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Foreign companies eye new 'opening-up'

2013-06-24 08:06 China Daily Web Editor: qindexing
A model of Nanjing Software Park. Multinational companies are rushing to set up research and development centers in this kind of high-tech parks around China. Provided to China Daily

A model of Nanjing Software Park. Multinational companies are rushing to set up research and development centers in this kind of high-tech parks around China. Provided to China Daily

High-end industry, research and development are biggest attraction

Over the past three decades, many foreign companies set up manufacturing facilities in China because of the country's low labor costs, turning the world's most populous nation into a global factory.

That is now looking like history.

As China pledges to turn itself into an innovative economy as part of a transformation in its economic growth model, encouraging foreign companies to invest in high-end industries, the world's second-largest economy is gearing up for a move into the upper end of the global chain.

For Alain Merieux, founder of the global in vitro diagnosis company BioMerieux, a very recent trip to China was fruitful.

As a member of the business delegation accompanying French President Francois Holland, who paid his first ever official visit to China in late April, the 85-year-old witnessed the signing of a cooperation agreement on biological sample extraction with Shanghai municipal government, announcing the French company would expand its research and development capability, as well as its manufacturing facility, in the city by the end of this year.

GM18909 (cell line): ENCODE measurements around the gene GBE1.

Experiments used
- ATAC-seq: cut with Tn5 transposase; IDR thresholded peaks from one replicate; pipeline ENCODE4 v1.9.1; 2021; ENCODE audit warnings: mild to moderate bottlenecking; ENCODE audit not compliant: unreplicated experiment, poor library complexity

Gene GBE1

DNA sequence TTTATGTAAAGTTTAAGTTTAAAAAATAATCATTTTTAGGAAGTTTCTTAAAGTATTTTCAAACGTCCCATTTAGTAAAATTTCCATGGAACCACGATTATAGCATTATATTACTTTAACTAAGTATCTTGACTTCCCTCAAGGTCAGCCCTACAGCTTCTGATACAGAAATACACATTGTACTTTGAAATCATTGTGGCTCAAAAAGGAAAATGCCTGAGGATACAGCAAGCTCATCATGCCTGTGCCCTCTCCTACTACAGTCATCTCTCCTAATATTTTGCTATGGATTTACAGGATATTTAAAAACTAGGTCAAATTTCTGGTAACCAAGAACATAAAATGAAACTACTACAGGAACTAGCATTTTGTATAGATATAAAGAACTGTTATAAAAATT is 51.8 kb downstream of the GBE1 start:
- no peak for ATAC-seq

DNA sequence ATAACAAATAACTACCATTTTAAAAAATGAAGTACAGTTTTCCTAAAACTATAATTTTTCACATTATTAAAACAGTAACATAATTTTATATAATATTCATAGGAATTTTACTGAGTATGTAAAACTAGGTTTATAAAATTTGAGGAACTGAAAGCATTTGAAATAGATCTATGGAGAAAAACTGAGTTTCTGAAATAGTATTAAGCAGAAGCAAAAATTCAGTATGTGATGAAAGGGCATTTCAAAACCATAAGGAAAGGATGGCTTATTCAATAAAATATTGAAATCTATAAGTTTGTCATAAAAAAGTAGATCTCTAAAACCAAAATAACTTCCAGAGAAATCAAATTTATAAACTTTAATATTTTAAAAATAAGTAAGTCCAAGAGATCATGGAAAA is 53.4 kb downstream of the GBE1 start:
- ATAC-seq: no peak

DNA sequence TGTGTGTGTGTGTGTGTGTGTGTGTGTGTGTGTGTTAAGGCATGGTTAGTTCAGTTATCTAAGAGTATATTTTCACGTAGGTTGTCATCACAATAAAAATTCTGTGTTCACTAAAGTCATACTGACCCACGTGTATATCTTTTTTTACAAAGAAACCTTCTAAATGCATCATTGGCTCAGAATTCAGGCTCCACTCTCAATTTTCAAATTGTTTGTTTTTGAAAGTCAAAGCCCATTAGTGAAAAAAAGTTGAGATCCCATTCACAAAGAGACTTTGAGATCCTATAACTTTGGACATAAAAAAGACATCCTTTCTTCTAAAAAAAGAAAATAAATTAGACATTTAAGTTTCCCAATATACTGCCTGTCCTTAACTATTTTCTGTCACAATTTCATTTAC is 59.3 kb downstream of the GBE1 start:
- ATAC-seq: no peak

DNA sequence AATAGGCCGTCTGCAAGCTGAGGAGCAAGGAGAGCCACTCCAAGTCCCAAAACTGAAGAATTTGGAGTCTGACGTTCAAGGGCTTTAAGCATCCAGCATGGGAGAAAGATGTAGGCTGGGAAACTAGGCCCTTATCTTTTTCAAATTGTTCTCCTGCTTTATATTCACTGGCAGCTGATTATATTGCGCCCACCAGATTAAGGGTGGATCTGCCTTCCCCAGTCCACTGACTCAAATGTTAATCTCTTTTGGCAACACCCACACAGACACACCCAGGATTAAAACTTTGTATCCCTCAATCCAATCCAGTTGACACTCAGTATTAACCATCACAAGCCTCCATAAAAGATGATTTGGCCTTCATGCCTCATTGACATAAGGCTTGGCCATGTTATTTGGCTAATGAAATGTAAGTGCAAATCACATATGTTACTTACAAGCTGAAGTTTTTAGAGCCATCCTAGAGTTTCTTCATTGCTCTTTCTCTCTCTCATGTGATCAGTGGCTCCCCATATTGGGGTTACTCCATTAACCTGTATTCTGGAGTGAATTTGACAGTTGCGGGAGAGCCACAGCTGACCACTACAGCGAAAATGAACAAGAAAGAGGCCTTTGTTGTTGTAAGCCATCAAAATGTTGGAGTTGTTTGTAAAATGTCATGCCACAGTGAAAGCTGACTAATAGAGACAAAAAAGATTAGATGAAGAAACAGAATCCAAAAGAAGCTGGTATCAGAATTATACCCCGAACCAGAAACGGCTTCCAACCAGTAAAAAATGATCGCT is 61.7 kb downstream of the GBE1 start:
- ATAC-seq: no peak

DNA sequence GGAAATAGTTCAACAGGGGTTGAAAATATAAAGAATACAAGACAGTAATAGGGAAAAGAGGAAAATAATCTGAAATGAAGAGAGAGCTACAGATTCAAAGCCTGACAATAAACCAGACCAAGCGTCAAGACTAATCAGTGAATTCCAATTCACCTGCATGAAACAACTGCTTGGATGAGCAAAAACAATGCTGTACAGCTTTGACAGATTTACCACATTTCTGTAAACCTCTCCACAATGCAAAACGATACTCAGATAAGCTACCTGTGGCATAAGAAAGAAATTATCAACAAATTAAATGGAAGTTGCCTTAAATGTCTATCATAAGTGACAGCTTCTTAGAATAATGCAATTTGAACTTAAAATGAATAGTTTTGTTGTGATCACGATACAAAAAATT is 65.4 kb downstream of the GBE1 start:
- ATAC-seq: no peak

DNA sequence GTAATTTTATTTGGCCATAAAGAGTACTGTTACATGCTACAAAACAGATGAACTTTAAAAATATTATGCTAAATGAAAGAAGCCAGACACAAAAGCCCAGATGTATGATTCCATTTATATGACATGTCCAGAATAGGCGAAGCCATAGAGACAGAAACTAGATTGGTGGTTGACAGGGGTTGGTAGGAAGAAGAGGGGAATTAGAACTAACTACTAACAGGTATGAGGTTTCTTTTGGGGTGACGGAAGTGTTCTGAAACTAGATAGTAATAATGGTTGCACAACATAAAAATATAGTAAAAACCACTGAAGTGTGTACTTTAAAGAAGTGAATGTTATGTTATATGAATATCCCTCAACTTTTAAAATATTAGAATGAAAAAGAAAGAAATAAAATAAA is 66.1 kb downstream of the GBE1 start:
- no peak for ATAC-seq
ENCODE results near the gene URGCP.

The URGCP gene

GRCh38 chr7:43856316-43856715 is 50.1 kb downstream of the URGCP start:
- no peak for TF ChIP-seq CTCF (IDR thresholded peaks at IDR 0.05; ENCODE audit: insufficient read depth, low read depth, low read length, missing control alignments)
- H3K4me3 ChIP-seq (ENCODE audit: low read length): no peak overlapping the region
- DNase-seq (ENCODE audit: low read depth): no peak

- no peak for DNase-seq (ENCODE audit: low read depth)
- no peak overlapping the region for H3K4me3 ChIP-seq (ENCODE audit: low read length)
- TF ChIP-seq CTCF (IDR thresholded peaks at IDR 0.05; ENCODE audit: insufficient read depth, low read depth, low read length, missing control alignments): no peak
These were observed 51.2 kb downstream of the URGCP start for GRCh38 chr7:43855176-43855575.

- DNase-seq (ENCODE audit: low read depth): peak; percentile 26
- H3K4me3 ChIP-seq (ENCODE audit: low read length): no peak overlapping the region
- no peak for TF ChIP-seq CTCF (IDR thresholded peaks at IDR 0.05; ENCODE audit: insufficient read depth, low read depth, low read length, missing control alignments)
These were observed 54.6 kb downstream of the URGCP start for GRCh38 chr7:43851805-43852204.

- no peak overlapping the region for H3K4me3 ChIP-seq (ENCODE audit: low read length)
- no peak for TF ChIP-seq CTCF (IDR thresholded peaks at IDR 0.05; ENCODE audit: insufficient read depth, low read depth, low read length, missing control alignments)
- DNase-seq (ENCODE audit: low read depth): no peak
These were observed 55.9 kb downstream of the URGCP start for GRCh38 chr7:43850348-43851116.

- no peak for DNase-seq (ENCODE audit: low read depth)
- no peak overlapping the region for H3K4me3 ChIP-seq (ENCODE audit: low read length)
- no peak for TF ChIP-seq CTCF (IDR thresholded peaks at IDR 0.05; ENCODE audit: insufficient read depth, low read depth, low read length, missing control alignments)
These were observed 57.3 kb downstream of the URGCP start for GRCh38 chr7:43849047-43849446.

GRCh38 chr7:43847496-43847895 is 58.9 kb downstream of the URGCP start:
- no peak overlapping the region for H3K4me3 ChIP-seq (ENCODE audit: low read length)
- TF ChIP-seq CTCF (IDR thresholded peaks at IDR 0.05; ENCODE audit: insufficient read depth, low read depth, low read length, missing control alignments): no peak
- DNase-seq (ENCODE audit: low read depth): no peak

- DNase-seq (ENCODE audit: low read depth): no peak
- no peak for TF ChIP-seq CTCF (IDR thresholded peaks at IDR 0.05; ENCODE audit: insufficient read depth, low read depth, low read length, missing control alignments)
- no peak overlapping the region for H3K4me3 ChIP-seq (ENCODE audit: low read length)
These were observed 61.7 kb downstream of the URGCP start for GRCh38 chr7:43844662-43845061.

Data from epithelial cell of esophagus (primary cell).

BioMerieux moved its Asia-Pacific headquarters to Shanghai in 2005 and established two R&D facilities in 2007 and 2010.

Merieux said in an interview with China Daily that what is motivating the French biomedical company to add more muscle to its R&D lies in the more innovation-friendly environment that China is committed to creating.

The innovation environment in China has improved and the nation is "paying much more attention to innovation and has issued a string of encouraging policies", said the founder. "It also created a sound environment for Sino-foreign cooperation, which was rare decades ago."

Merieux also cited figures. Because of its shrinking domestic market, "France is to consolidate diagnosis-related laboratories to 800 to 1,000 from the current 4,000 by 2016 but, in China, it will build and renovate 11,000.

"You can see the big difference and how China is passionate about innovation," said Merieux.

Because of the debt crisis in the eurozone and increasingly rising labor costs in China, the nation's foreign direct investment saw an annual drop of 3.7 percent in 2012, the first since 2009. The drop has aroused global concerns over whether China can continue to maintain pole position as the most appealing foreign investment destination among the emerging markets as it did for more than a decade.